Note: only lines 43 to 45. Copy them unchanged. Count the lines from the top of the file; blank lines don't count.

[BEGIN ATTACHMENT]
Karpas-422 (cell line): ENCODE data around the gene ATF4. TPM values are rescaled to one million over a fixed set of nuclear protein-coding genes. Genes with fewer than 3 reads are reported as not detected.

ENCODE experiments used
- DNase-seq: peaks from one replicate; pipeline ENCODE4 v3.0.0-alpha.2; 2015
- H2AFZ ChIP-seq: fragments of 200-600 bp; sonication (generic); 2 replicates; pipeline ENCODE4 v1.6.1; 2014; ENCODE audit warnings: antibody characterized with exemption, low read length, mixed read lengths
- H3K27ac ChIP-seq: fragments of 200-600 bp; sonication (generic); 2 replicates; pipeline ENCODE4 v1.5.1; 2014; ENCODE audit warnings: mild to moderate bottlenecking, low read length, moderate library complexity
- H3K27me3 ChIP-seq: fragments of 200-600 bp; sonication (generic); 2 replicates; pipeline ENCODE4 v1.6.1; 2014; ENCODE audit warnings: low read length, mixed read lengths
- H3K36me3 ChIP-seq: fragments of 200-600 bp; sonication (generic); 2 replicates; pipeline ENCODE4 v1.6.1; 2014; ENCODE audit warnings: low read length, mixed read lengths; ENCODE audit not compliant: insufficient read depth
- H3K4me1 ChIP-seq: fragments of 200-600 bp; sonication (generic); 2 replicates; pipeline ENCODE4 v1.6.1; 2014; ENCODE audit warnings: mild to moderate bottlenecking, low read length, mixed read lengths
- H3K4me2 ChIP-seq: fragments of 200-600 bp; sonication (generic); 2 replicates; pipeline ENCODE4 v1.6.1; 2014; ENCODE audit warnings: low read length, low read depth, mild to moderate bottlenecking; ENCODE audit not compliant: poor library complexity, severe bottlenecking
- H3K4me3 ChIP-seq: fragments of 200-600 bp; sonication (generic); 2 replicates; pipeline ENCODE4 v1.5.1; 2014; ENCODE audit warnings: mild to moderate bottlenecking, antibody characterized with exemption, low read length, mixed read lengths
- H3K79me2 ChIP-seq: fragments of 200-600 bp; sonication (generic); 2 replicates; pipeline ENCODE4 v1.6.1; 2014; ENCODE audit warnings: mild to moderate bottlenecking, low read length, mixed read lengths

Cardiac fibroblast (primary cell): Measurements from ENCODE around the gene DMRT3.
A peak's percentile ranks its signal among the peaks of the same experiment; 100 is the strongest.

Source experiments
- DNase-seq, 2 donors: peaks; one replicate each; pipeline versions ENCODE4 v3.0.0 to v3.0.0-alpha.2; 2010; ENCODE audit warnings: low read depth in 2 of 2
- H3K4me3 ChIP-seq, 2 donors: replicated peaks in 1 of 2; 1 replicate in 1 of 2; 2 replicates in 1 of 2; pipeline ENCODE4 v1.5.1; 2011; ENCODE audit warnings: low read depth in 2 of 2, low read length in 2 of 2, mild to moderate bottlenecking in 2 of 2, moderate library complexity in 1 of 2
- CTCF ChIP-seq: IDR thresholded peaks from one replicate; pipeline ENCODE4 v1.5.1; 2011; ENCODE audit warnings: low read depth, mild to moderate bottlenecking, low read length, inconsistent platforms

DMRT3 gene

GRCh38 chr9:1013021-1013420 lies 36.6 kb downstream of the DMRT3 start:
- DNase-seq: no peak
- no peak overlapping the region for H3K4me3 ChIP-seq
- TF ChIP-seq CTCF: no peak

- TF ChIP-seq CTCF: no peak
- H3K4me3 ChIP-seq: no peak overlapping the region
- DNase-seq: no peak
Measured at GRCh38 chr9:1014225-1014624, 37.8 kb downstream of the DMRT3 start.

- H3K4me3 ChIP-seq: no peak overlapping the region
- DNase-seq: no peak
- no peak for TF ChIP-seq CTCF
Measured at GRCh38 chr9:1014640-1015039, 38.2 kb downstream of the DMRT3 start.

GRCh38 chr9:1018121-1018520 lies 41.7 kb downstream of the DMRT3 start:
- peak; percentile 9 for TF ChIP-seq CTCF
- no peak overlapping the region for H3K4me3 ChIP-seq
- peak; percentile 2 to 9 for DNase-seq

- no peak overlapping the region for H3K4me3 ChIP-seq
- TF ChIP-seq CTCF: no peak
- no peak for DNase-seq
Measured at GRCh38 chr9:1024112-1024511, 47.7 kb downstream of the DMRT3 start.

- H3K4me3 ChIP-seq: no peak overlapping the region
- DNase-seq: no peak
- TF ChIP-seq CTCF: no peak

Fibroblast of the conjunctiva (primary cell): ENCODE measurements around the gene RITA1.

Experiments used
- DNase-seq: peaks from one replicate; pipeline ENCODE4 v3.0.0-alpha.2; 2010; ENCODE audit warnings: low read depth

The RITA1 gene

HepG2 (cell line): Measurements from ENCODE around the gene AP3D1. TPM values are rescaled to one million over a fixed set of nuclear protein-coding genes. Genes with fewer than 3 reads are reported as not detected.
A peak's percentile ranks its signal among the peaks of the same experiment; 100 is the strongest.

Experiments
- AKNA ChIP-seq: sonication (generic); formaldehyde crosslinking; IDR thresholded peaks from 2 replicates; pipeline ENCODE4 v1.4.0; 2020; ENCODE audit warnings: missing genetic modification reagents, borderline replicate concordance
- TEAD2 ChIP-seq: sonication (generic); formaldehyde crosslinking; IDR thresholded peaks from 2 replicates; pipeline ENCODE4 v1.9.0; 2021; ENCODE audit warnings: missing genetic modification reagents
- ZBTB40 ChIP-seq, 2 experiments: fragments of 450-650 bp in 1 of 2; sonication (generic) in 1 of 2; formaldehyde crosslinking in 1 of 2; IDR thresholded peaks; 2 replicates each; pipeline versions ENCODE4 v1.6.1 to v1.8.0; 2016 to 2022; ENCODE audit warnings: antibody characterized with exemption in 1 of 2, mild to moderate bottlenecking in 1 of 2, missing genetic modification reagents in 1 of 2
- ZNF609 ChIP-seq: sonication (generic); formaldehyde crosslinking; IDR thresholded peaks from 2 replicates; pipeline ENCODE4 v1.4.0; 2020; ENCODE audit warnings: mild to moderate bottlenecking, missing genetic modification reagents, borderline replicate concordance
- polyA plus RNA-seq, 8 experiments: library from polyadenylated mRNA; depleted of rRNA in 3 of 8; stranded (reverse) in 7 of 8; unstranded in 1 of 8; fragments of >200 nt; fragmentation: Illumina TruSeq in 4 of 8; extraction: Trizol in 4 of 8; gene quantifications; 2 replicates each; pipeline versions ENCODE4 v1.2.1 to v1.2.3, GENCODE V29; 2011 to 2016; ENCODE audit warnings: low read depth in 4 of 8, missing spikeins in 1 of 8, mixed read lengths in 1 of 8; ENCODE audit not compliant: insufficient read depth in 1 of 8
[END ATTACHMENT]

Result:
Experiments used
- DNase-seq: peaks from one replicate; pipeline ENCODE4 v3.0.0-alpha.2; 2010; ENCODE audit warnings: low read depth

The RITA1 gene